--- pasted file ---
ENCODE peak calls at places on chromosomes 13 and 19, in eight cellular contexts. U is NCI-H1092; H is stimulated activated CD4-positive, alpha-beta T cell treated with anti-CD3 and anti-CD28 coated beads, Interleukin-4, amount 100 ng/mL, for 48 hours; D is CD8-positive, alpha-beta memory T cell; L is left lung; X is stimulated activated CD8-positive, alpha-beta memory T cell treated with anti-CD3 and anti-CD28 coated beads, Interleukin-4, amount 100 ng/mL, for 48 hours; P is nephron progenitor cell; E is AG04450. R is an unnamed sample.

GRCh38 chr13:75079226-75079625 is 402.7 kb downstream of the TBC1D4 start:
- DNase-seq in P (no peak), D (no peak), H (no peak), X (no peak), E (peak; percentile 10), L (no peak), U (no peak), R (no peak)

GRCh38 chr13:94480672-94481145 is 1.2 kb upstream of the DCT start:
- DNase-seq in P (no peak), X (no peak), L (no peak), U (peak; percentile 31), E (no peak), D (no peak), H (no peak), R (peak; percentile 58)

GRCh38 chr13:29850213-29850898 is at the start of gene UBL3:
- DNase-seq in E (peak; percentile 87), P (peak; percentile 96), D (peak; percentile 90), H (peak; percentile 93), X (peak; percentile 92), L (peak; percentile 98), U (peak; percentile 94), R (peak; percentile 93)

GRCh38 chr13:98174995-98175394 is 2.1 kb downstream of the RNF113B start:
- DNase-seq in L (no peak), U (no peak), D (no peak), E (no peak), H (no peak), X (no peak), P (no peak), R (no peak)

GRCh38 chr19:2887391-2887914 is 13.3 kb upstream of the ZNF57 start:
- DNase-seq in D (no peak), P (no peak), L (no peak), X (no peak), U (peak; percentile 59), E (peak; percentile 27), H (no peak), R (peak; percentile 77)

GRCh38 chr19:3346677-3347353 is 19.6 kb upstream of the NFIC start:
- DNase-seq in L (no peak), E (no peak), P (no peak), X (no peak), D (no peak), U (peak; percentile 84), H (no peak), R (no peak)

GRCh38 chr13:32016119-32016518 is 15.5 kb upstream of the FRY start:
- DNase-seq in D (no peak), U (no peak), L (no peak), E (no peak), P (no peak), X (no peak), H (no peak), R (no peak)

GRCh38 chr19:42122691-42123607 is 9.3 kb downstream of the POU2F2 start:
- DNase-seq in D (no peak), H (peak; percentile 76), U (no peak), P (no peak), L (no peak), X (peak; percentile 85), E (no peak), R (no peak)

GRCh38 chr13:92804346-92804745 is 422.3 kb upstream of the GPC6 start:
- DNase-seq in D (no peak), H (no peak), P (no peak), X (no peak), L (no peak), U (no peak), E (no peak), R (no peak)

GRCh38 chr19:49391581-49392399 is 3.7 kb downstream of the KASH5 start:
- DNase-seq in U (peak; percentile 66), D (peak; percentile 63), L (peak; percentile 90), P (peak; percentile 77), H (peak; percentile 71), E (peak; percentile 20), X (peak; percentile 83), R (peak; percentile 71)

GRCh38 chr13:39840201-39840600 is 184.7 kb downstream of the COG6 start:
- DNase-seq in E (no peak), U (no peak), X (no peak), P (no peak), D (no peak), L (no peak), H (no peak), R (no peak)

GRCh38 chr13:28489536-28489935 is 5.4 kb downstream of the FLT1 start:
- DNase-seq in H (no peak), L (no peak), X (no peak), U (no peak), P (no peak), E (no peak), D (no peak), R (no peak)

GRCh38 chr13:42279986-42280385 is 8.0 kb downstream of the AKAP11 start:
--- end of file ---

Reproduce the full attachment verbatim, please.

ENCODE peak calls at places on chromosomes 13 and 19, in eight cellular contexts. U is NCI-H1092; H is stimulated activated CD4-positive, alpha-beta T cell treated with anti-CD3 and anti-CD28 coated beads, Interleukin-4, amount 100 ng/mL, for 48 hours; D is CD8-positive, alpha-beta memory T cell; L is left lung; X is stimulated activated CD8-positive, alpha-beta memory T cell treated with anti-CD3 and anti-CD28 coated beads, Interleukin-4, amount 100 ng/mL, for 48 hours; P is nephron progenitor cell; E is AG04450. R is an unnamed sample.

GRCh38 chr13:75079226-75079625 is 402.7 kb downstream of the TBC1D4 start:
- DNase-seq in P (no peak), D (no peak), H (no peak), X (no peak), E (peak; percentile 10), L (no peak), U (no peak), R (no peak)

GRCh38 chr13:94480672-94481145 is 1.2 kb upstream of the DCT start:
- DNase-seq in P (no peak), X (no peak), L (no peak), U (peak; percentile 31), E (no peak), D (no peak), H (no peak), R (peak; percentile 58)

GRCh38 chr13:29850213-29850898 is at the start of gene UBL3:
- DNase-seq in E (peak; percentile 87), P (peak; percentile 96), D (peak; percentile 90), H (peak; percentile 93), X (peak; percentile 92), L (peak; percentile 98), U (peak; percentile 94), R (peak; percentile 93)

GRCh38 chr13:98174995-98175394 is 2.1 kb downstream of the RNF113B start:
- DNase-seq in L (no peak), U (no peak), D (no peak), E (no peak), H (no peak), X (no peak), P (no peak), R (no peak)

GRCh38 chr19:2887391-2887914 is 13.3 kb upstream of the ZNF57 start:
- DNase-seq in D (no peak), P (no peak), L (no peak), X (no peak), U (peak; percentile 59), E (peak; percentile 27), H (no peak), R (peak; percentile 77)

GRCh38 chr19:3346677-3347353 is 19.6 kb upstream of the NFIC start:
- DNase-seq in L (no peak), E (no peak), P (no peak), X (no peak), D (no peak), U (peak; percentile 84), H (no peak), R (no peak)

GRCh38 chr13:32016119-32016518 is 15.5 kb upstream of the FRY start:
- DNase-seq in D (no peak), U (no peak), L (no peak), E (no peak), P (no peak), X (no peak), H (no peak), R (no peak)

GRCh38 chr19:42122691-42123607 is 9.3 kb downstream of the POU2F2 start:
- DNase-seq in D (no peak), H (peak; percentile 76), U (no peak), P (no peak), L (no peak), X (peak; percentile 85), E (no peak), R (no peak)

GRCh38 chr13:92804346-92804745 is 422.3 kb upstream of the GPC6 start:
- DNase-seq in D (no peak), H (no peak), P (no peak), X (no peak), L (no peak), U (no peak), E (no peak), R (no peak)

GRCh38 chr19:49391581-49392399 is 3.7 kb downstream of the KASH5 start:
- DNase-seq in U (peak; percentile 66), D (peak; percentile 63), L (peak; percentile 90), P (peak; percentile 77), H (peak; percentile 71), E (peak; percentile 20), X (peak; percentile 83), R (peak; percentile 71)

GRCh38 chr13:39840201-39840600 is 184.7 kb downstream of the COG6 start:
- DNase-seq in E (no peak), U (no peak), X (no peak), P (no peak), D (no peak), L (no peak), H (no peak), R (no peak)

GRCh38 chr13:28489536-28489935 is 5.4 kb downstream of the FLT1 start:
- DNase-seq in H (no peak), L (no peak), X (no peak), U (no peak), P (no peak), E (no peak), D (no peak), R (no peak)

GRCh38 chr13:42279986-42280385 is 8.0 kb downstream of the AKAP11 start: